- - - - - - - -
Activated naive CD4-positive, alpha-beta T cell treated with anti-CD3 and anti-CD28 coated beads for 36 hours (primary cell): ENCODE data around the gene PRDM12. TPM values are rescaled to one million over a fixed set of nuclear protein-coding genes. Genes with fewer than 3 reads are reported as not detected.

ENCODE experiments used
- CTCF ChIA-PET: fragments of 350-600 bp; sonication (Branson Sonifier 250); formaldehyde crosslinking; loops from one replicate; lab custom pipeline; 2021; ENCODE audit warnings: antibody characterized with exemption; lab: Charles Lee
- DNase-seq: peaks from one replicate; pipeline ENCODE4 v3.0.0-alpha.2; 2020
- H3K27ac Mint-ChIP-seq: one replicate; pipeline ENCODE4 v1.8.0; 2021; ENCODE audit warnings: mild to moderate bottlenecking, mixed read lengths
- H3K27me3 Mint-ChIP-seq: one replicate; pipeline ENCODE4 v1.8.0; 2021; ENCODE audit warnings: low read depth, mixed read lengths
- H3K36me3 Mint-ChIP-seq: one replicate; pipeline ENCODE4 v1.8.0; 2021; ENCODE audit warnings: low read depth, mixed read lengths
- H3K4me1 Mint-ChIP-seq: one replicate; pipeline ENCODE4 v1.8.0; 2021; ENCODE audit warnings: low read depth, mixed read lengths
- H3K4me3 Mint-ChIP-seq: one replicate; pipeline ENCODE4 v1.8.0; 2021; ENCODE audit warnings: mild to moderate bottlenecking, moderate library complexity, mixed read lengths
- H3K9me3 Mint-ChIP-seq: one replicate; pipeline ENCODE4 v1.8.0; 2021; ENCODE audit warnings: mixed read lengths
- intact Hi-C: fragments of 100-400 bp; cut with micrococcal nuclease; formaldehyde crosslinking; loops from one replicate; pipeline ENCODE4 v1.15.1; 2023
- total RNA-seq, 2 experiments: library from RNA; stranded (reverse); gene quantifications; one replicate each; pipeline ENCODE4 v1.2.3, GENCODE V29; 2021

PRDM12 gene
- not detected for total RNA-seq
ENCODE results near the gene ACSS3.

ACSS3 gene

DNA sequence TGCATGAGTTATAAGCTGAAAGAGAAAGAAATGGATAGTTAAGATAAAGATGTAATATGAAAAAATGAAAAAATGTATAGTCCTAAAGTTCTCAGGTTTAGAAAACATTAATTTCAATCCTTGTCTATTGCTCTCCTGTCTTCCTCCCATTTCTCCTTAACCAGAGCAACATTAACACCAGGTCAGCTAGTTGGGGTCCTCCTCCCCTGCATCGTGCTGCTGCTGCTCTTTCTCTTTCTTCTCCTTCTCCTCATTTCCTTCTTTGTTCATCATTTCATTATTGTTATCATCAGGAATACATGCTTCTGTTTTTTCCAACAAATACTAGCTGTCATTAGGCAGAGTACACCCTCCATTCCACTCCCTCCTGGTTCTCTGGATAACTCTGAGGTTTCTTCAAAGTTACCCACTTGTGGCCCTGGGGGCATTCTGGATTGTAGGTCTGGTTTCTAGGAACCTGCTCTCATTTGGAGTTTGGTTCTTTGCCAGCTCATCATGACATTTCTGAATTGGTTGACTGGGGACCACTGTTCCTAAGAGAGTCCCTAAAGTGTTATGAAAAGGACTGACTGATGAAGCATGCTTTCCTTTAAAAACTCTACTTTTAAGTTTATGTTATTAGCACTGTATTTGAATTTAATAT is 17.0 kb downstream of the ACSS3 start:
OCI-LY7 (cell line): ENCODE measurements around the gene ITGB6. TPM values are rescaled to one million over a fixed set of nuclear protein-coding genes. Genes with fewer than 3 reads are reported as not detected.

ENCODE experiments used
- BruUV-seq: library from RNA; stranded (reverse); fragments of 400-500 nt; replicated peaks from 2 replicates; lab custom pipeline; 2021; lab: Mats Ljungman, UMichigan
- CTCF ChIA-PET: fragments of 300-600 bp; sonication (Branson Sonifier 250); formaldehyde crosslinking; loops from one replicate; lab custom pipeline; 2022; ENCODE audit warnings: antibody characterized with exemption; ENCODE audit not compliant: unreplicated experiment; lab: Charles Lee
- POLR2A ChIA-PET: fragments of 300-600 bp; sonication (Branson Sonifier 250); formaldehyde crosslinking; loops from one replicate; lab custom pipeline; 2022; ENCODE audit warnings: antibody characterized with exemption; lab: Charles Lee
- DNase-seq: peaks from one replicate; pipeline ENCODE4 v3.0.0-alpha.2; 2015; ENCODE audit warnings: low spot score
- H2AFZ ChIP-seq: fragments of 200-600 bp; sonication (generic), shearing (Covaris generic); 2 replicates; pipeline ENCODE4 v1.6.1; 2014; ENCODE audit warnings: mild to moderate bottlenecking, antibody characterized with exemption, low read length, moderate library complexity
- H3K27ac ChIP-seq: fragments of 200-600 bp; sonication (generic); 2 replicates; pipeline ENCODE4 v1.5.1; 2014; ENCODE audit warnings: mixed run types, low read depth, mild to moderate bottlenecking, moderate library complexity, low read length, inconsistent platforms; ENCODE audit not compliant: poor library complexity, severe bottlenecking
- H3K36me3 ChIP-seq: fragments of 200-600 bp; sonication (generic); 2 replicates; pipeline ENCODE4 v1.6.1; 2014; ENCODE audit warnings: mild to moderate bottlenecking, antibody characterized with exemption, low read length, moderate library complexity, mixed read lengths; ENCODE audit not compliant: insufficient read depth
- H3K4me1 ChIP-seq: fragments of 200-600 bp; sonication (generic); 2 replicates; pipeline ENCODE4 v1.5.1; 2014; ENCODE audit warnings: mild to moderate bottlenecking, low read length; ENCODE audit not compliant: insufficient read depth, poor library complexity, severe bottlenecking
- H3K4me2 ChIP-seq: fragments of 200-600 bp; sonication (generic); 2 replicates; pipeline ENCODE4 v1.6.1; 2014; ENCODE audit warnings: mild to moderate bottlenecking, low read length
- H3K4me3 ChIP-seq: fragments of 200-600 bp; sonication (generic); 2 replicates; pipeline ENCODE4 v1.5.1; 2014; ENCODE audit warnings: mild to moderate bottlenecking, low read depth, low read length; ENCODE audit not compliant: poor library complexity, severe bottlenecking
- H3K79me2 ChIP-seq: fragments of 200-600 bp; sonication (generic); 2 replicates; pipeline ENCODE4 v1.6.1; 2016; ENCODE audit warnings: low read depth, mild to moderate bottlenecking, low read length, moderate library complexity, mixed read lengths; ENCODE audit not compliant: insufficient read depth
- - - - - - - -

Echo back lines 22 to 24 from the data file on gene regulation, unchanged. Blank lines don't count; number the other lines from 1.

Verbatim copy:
- POLR2A ChIA-PET: fragments of 300-600 bp; sonication (Branson Sonifier 250); formaldehyde crosslinking; loops from one replicate; lab custom pipeline; 2022; ENCODE audit warnings: antibody characterized with exemption; lab: Charles Lee
- DNase-seq: peaks from one replicate; pipeline ENCODE4 v3.0.0-alpha.2; 2015; ENCODE audit warnings: low spot score
- H2AFZ ChIP-seq: fragments of 200-600 bp; sonication (generic), shearing (Covaris generic); 2 replicates; pipeline ENCODE4 v1.6.1; 2014; ENCODE audit warnings: mild to moderate bottlenecking, antibody characterized with exemption, low read length, moderate library complexity